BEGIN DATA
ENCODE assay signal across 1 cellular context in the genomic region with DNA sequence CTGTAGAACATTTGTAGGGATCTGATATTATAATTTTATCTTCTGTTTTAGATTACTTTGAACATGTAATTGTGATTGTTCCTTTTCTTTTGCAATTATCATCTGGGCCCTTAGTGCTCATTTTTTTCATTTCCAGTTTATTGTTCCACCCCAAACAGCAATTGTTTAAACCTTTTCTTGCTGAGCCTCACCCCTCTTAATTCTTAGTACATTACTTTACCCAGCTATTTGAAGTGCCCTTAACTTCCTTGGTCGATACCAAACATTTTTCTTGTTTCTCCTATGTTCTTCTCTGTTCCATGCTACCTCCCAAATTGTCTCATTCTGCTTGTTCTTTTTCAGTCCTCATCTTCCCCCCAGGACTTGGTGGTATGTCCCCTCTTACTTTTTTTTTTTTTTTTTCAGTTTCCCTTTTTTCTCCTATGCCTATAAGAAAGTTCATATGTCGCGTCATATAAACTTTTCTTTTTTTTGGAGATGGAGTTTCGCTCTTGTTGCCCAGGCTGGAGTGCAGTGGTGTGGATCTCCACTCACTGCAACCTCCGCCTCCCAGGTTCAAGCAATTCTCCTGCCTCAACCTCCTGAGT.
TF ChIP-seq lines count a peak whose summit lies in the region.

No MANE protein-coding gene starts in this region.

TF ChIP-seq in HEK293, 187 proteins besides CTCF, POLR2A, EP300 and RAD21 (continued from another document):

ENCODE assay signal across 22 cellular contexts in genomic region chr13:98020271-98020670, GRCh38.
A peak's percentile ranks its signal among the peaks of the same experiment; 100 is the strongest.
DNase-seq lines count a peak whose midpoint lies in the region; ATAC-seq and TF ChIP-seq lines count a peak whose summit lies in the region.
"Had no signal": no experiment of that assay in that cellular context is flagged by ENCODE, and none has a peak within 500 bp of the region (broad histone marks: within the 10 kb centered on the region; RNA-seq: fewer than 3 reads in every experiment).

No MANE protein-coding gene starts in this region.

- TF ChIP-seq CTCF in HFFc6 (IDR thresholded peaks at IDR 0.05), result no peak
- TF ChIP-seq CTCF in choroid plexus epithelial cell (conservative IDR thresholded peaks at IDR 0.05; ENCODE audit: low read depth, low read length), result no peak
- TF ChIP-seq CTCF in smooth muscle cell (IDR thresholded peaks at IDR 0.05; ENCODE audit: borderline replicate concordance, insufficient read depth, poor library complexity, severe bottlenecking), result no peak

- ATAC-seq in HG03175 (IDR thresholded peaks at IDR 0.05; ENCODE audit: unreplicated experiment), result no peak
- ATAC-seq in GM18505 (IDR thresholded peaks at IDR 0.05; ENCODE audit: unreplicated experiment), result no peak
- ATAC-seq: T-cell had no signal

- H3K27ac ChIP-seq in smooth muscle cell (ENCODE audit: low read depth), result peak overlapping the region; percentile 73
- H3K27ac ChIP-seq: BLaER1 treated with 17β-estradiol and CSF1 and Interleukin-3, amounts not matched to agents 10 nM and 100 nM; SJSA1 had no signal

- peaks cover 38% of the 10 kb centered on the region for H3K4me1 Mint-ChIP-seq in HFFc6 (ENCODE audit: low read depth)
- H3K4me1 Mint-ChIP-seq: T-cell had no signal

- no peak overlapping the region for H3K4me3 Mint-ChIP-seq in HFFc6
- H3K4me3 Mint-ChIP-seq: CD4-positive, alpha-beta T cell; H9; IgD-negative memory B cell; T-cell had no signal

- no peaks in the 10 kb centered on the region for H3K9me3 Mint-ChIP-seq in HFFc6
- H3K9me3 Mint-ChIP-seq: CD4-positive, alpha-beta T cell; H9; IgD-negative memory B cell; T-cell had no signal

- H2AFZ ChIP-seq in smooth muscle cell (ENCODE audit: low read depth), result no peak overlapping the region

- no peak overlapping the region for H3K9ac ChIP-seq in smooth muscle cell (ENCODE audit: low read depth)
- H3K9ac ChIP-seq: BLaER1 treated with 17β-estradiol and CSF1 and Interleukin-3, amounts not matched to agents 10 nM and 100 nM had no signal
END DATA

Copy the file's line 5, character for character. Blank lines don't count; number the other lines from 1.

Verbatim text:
ENCODE assay signal across 22 cellular contexts in genomic region chr13:98020271-98020670, GRCh38.